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South Street Seaport Museum

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The South Street Seaport Museum of New York was chartered in April 1967. It pains me to admit that I was “chartered” in New York even before the museum. I’m even further pained to confess that I had never been to the museum until a few weeks ago.

This is a small, understated museum with a certain charm. Currently there are two exhibits on display. New Amsterdam: The Island at the Center of the World explores the early Dutch settlement. Replete with maps, letters, grants and proclamations, many on loan from the National Archives of the Netherlands, it is a fascinating glimpse into the life and politics of the inhabitants of early to mid 17th century New Amsterdam. While most of the documents are official and somewhat dry, there are some all-too-human elements as well. I found myself smiling while reading several letters bitching and moaning about Peter Stuyvesant’s method of governance.

The highlight of the exhibit for me was the original letter from Peter Schaghen, written late summer 1626, advising the government in Amsterdam of the “purchase” of Manhattan Island from the local Native Americans. This is the earliest surviving record of the transaction. The accompanying description makes it clear that two enduring, commonly held beliefs about this are incorrect. When the letter was re-discovered in the 19th century, the purchase price of 60 guilders was simply converted into dollars at the then prevailing rate of exchange, thus $24.00. In 1626, however, 60 guilders was actually much more valuable, roughly equivalent to eight months average wage. Looking out my office window down 51st Street, I would still consider this a bargain!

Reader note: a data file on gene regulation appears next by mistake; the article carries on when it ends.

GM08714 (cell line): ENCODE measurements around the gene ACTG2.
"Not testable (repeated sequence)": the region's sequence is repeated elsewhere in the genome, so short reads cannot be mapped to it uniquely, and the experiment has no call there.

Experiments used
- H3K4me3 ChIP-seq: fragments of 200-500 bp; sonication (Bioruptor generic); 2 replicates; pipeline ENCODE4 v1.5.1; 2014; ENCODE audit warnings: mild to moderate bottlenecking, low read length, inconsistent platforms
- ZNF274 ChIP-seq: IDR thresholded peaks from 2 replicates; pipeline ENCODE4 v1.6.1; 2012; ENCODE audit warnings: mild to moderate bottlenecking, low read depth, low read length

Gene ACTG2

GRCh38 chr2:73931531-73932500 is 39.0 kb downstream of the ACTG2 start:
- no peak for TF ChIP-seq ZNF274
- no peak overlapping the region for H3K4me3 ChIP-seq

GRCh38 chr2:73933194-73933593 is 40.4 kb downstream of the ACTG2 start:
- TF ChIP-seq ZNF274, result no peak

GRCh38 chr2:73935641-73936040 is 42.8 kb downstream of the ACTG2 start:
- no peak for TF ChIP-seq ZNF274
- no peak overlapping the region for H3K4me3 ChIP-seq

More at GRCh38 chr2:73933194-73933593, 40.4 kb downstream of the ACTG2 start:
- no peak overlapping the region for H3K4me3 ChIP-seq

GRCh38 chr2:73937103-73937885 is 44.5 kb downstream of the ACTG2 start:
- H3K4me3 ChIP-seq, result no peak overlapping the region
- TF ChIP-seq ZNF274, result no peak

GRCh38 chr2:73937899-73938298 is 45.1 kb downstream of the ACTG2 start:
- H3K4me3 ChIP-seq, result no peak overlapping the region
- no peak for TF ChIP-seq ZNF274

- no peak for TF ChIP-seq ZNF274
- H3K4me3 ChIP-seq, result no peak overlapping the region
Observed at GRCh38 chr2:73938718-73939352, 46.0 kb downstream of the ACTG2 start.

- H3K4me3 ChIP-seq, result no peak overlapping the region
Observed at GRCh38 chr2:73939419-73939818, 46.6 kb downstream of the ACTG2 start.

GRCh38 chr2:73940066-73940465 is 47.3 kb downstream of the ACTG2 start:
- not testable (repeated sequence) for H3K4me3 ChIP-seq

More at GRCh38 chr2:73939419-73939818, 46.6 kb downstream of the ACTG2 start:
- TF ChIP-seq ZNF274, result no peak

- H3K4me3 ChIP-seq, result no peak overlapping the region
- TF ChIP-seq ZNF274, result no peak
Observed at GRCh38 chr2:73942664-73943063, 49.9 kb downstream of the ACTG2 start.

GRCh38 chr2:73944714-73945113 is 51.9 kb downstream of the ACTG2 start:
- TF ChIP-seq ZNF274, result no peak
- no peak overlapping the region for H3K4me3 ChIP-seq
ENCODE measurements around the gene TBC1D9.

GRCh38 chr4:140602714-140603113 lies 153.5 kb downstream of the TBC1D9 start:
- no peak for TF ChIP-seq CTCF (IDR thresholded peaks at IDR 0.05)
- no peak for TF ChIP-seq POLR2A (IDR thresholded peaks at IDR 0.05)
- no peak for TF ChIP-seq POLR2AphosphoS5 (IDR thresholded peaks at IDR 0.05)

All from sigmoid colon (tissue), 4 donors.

The more fundamental misconception, however, is the notion of “purchase”. In the Native American worldview, they could no more sell land than they could sell air. In their view, they were more accurately granting the right of access and use to the Dutch. This wasn’t necessarily unique access either. They could just as easily grant such rights to other settlers, a situation which did, in fact, arise in other areas, much to the consternation of the groups involved.

The other exhibit is FDR at Sea, an exploration of Franklin Roosevelt’s lifelong love of the sea, primarily through items from his large collection of naval memorabilia. Much of this is on loan from the Presidential Library at Hyde Park. This exhibit was a bit drier and less interesting to me. I’m sure, however, that someone more interested in this sort of collecting would find the exhibit fascinating.

The Museum is at 12 Fulton Street, on the East side of Lower Manhattan. If you have the opportunity, it’s well worth a visit.

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